The Internet of Things will do more than ramp up the data load for the enterprise. It represents an entirely new style of networking in which the traditional edge is pushed all the way to the consumer and data travels to and from literally millions of points across a broadly diverse network topology.
Naturally, this environment will not build itself, so it is up to today’s network professionals to work out all the kinks on the way toward crafting a seamless, and largely autonomous, data ecosystem.
One of the key facets of IoT networking is its need to support successful machine-to-machine (M2M) communications on a broad scale. Connected devices will not only link to centralized or edge data facilities, but to each other as well, so the wireless networks they rely upon will have to be much more adept to supporting high-speed, extremely small-packet data flows than current cellular infrastructure. In Los Angeles, a company called Ingenu is building a metro-class IoT network that supports transportation, manufacturing and other initiatives using the RPMA (Random Phase Multiple Access) protocol. The company is counting on the fact that many leading IoT developers are based in that area and will likely roll out their products locally before expanding worldwide.
IoT networks will also require a highly sophisticated management stack that can only come about through artificial intelligence and machine learning, says ALE’s Heitor Faroni. Smart devices, after all, require a smart network, which itself should be built around four key competencies: visibility, predictive analytics, comprehensive management and convergence. A single network with state-of-the-art switching coupled with remote management and in-depth intelligence gathering is the only way to ensure that smart devices will make smart decisions.
The fastest way to achieve this state, of course, is through a turn-key solution, although at this stage of the game it is difficult to see how one provider can cover all the requirements of a functioning IoT ecosystem. But vendor’s like HPE are certainly willing to try. The company recently announced an integrated solution aimed at enterprise and industrial environments that purports to remove much of the complexity surrounding greenfield deployments. The package incorporates the HPE Mobile Virtual Network Enabler and Universal IoT Platform, along with the Aruba ClearPass Universer Profiler and 2540 switch, plus the Edgeline control stack, to enable IoT workflows to be integrated into mainstream operations quickly and easily. At the same time, it oversees the diverse nature of IoT connectivity, protocols, security and other facets to enable broad data aggregation across heterogeneous fabric architectures. (Disclosure: I provide content services to HPE)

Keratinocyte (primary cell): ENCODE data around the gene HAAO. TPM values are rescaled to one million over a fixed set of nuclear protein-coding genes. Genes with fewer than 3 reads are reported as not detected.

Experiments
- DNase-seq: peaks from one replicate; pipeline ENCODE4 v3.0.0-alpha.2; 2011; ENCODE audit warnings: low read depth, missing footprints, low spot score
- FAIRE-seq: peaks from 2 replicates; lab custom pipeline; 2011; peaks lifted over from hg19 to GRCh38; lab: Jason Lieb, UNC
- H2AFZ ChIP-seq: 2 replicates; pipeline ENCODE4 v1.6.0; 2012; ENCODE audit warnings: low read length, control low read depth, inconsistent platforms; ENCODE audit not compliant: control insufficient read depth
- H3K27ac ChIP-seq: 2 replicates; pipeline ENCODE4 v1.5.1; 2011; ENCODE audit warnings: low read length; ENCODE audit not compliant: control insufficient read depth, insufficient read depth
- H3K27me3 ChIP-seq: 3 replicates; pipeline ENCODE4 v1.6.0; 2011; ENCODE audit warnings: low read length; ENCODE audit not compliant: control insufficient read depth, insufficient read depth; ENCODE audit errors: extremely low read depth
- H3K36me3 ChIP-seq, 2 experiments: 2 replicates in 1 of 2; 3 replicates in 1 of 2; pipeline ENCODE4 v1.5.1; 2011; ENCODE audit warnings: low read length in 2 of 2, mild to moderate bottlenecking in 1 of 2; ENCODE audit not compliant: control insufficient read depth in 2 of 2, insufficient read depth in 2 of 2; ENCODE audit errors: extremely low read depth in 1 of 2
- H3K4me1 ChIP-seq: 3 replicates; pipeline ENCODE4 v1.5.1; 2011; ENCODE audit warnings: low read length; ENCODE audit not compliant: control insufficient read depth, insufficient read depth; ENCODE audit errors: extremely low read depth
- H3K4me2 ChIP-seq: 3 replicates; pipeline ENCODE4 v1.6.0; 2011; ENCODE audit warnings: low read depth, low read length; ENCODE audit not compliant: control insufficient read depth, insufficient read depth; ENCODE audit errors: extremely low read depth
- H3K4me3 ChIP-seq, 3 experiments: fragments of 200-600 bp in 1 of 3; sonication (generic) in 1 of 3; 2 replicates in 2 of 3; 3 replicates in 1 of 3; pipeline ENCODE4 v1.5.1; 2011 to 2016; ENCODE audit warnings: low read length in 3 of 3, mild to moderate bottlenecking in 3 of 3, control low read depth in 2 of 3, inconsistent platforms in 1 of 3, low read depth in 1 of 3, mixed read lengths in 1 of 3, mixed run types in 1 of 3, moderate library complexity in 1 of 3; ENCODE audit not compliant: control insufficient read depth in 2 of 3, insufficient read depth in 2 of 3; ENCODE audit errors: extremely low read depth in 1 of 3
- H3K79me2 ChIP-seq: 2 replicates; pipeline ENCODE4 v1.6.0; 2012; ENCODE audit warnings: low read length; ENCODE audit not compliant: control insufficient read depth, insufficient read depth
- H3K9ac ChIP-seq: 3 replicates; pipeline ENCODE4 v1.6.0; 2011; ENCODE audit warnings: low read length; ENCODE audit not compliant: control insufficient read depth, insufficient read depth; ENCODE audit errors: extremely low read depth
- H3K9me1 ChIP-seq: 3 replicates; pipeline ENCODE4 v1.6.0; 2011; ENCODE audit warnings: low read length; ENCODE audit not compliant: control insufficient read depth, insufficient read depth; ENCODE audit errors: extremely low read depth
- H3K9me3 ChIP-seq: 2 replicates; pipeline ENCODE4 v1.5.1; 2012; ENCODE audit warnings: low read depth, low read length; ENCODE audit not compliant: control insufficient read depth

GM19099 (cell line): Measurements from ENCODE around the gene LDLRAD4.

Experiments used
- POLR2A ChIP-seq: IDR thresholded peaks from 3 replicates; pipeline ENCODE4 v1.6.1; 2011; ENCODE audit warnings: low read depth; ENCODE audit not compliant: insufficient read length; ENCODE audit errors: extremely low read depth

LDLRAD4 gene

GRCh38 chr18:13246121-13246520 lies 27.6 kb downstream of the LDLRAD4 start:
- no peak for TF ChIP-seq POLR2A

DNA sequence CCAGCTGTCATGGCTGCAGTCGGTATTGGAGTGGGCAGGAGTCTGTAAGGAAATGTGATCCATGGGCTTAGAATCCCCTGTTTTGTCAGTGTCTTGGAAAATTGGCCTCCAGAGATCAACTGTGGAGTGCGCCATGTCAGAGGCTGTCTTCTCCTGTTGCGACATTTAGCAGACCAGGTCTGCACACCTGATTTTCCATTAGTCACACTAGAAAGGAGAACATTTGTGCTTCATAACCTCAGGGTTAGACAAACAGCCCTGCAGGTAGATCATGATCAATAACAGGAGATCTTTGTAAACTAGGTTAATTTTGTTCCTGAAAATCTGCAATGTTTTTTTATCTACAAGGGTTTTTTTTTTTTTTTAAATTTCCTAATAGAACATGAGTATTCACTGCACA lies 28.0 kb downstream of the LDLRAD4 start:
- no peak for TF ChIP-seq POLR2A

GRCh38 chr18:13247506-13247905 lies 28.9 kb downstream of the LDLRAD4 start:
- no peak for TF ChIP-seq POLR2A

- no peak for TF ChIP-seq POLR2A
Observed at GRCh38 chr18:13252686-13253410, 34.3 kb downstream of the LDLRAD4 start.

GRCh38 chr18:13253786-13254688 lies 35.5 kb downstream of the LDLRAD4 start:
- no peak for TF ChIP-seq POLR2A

Building an IoT fabric, however, is not as easy as it sounds. Traditional protocols tend to break down when confronted with massive scale, which is why development communities like The Thread Group are working to unify disparate efforts covering consumer, business and enterprise functions. The idea, which originated within Alphabet’s Nest division, is to devise a single IP-based scheme that incorporates proprietary solutions in order to maintain broad interconnectivity between platforms. The group is working with the Open Connectivity Foundation to integrate the Thread protocol into upper-layer software, according to PCWorld, and is working with industry organizations like the Connected Lighting Alliance to propel device-level integration.
Like today’s Internet, the IoT will have to provide virtually universal connectivity in order to maintain the level of functionality that makes the whole effort worth the bother. But that does not mean all of its constituent parts will work seamlessly at all times, which is a problem given the safety concerns that arise when connected devices like cars or industrial control equipment are suddenly disconnected.
In all likelihood, the IoT will emerge as a functioning entity over the next few years, but its optimization will be an ongoing process.
Arthur Cole covers networking and the data center for Enterprise Networking Planet and IT Business Edge. He has served as editor of numerous publications covering everything from audio/video production and distribution, multimedia and the Internet to video gaming.